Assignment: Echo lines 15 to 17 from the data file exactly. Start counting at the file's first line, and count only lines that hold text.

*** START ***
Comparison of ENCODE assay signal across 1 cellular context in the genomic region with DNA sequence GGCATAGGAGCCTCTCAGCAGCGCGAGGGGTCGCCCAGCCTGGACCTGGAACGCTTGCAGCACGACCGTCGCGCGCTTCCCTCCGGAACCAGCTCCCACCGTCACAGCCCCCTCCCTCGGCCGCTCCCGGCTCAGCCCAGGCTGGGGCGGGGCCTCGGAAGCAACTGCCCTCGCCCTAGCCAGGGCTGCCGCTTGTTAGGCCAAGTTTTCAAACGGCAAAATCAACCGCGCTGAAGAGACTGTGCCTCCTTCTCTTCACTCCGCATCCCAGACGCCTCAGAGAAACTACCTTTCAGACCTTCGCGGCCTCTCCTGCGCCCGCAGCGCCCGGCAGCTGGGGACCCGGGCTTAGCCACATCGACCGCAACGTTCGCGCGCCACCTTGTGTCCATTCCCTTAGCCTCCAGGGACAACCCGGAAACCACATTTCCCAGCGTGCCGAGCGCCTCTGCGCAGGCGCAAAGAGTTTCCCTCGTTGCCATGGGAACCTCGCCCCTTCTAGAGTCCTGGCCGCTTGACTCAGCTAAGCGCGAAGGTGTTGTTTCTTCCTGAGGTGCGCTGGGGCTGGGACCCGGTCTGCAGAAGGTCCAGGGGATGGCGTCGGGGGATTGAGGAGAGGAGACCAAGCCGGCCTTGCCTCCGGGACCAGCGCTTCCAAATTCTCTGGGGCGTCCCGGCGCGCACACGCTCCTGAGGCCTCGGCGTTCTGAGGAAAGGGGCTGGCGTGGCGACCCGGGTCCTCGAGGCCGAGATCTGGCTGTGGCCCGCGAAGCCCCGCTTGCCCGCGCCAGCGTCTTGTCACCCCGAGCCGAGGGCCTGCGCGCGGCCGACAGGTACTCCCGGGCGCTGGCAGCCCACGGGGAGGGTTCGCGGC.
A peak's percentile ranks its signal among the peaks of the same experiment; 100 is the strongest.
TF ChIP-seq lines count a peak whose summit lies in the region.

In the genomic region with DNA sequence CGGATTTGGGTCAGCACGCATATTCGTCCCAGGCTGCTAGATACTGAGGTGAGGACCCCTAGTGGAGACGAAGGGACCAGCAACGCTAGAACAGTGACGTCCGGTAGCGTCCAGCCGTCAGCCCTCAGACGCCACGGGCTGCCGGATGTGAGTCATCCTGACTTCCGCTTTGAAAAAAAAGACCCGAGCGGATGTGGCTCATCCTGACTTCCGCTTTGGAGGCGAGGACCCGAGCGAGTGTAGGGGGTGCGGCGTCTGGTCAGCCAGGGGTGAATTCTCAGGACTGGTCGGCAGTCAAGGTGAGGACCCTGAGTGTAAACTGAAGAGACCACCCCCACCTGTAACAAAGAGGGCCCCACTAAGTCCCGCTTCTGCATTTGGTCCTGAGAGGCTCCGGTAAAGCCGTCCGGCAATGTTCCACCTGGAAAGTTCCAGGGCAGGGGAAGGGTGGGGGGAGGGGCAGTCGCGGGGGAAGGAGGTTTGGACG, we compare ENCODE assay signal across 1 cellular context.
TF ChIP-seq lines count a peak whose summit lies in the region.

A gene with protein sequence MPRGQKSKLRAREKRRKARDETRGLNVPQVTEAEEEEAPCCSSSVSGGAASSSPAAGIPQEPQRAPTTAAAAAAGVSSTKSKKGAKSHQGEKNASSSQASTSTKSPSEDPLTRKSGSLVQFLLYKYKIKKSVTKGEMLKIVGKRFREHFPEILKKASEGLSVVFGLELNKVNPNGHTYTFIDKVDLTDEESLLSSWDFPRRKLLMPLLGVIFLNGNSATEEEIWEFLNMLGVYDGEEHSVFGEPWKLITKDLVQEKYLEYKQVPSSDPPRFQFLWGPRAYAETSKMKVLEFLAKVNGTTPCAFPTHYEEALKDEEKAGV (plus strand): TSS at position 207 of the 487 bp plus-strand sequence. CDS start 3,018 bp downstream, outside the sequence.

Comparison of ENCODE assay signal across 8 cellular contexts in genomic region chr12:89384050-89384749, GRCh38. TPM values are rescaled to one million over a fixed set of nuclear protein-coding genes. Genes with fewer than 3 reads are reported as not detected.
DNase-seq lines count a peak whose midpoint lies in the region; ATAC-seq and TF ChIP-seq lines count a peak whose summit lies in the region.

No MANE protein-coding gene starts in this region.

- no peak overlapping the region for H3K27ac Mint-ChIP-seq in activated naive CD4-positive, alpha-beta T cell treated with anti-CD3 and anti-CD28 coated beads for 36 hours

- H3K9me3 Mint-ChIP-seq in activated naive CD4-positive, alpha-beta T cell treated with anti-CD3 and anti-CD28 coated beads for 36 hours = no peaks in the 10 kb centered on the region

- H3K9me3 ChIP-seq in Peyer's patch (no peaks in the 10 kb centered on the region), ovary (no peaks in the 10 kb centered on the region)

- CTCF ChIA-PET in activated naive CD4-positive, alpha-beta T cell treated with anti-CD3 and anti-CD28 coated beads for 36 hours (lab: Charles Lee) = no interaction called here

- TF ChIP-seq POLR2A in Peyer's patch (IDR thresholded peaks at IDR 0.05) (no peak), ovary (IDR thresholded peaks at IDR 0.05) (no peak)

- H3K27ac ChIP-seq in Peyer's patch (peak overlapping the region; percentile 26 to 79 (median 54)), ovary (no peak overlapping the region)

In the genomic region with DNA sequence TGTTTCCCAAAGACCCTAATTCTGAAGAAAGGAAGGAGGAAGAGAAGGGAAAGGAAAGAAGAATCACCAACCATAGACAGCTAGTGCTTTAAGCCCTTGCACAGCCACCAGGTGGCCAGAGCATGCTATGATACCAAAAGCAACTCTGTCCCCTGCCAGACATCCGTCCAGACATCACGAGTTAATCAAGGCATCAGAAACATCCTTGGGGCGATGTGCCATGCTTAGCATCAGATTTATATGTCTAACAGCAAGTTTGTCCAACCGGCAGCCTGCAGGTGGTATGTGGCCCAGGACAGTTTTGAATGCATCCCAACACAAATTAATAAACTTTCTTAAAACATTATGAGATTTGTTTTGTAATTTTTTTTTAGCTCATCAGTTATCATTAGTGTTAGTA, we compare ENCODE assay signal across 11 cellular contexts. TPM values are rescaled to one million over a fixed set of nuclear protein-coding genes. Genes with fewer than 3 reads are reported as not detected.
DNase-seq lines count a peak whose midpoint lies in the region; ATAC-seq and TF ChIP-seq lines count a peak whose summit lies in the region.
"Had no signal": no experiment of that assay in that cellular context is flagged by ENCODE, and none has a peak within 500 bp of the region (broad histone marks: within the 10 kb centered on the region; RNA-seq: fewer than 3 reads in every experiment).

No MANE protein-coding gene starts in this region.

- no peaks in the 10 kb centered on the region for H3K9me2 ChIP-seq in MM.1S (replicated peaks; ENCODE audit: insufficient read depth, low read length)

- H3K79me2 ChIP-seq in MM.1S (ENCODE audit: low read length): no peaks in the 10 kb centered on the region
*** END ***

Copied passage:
- H3K27ac ChIP-seq in Peyer's patch (peak overlapping the region; percentile 26 to 79 (median 54)), ovary (no peak overlapping the region)

In the genomic region with DNA sequence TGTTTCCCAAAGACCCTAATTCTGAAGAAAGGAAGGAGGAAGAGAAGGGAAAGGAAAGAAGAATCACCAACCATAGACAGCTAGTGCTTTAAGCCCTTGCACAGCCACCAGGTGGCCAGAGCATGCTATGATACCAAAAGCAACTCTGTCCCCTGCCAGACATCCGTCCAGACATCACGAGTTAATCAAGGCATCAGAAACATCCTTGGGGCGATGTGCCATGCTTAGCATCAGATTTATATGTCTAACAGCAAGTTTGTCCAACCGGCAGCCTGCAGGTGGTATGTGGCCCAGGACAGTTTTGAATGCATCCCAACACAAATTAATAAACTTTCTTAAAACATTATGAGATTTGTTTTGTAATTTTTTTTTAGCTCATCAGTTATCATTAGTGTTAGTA, we compare ENCODE assay signal across 11 cellular contexts. TPM values are rescaled to one million over a fixed set of nuclear protein-coding genes. Genes with fewer than 3 reads are reported as not detected.
DNase-seq lines count a peak whose midpoint lies in the region; ATAC-seq and TF ChIP-seq lines count a peak whose summit lies in the region.